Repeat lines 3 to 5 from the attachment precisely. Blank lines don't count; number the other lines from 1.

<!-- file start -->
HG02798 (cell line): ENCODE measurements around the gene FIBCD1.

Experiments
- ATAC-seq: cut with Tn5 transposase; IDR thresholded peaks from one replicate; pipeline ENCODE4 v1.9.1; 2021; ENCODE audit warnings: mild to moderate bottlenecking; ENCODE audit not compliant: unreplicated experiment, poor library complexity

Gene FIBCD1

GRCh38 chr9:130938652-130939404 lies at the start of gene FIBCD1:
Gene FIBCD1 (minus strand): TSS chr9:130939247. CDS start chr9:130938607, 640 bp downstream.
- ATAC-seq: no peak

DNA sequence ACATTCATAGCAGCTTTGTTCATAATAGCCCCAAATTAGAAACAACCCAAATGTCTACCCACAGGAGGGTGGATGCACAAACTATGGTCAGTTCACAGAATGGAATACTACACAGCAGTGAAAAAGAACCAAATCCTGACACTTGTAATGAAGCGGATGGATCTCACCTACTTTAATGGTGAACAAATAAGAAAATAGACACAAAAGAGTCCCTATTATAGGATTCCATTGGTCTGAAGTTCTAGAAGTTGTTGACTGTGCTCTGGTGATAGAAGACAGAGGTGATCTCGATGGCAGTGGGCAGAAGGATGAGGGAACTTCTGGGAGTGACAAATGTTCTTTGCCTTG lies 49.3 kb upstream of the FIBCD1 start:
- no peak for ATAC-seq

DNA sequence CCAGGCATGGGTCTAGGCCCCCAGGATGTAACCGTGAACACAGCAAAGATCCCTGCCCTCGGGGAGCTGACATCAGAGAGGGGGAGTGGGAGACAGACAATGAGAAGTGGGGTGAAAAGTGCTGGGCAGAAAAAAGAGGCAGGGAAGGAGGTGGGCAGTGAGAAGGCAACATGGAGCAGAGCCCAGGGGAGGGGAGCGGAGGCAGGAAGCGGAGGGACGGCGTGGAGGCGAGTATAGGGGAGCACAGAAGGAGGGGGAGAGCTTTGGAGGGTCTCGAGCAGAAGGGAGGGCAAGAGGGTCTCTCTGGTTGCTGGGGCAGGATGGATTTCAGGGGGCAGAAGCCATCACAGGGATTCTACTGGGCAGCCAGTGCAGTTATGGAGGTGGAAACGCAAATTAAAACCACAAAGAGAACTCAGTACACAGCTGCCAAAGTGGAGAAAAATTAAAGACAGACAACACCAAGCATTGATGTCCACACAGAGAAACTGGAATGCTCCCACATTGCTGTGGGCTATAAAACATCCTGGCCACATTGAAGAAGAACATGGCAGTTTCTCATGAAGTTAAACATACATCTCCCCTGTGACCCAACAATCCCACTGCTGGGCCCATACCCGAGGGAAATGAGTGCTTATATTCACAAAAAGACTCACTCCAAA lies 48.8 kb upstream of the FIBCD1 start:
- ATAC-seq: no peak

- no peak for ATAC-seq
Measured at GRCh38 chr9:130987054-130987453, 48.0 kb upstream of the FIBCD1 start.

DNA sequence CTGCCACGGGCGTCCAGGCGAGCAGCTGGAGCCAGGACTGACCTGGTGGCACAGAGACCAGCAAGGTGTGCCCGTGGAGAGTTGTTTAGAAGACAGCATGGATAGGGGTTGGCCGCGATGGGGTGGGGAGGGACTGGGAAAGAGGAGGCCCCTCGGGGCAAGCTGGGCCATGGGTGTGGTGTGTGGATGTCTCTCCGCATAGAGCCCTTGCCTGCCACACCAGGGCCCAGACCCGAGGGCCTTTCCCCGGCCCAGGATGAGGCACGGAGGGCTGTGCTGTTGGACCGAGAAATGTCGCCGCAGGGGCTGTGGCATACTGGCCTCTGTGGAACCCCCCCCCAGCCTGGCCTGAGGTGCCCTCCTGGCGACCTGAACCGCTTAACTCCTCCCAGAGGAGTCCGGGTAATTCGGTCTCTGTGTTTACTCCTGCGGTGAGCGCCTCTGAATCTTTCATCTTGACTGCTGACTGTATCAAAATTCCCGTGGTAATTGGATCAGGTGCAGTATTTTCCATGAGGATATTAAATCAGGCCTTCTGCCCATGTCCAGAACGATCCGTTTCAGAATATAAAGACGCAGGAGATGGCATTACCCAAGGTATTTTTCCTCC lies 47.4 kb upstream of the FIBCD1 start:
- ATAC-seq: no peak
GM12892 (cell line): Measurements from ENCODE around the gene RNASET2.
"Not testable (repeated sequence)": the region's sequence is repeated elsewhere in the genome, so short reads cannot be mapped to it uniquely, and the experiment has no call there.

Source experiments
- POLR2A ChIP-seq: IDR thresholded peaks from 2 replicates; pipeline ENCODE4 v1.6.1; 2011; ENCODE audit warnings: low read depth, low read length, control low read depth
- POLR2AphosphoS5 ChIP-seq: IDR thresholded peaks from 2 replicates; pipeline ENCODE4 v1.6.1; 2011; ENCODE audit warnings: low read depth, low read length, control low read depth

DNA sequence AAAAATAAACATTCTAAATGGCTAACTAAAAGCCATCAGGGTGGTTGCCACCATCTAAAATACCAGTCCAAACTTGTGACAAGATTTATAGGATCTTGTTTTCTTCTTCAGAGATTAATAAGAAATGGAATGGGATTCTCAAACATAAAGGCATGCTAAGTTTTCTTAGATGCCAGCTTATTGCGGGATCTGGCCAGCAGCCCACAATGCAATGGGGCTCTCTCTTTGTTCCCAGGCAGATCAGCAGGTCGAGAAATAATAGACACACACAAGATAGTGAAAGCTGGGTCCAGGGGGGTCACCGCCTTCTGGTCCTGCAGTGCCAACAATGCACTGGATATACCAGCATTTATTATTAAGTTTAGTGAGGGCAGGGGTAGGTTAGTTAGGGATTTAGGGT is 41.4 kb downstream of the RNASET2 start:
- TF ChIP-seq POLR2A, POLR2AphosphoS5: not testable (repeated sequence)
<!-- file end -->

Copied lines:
- ATAC-seq: cut with Tn5 transposase; IDR thresholded peaks from one replicate; pipeline ENCODE4 v1.9.1; 2021; ENCODE audit warnings: mild to moderate bottlenecking; ENCODE audit not compliant: unreplicated experiment, poor library complexity

Gene FIBCD1

GRCh38 chr9:130938652-130939404 lies at the start of gene FIBCD1: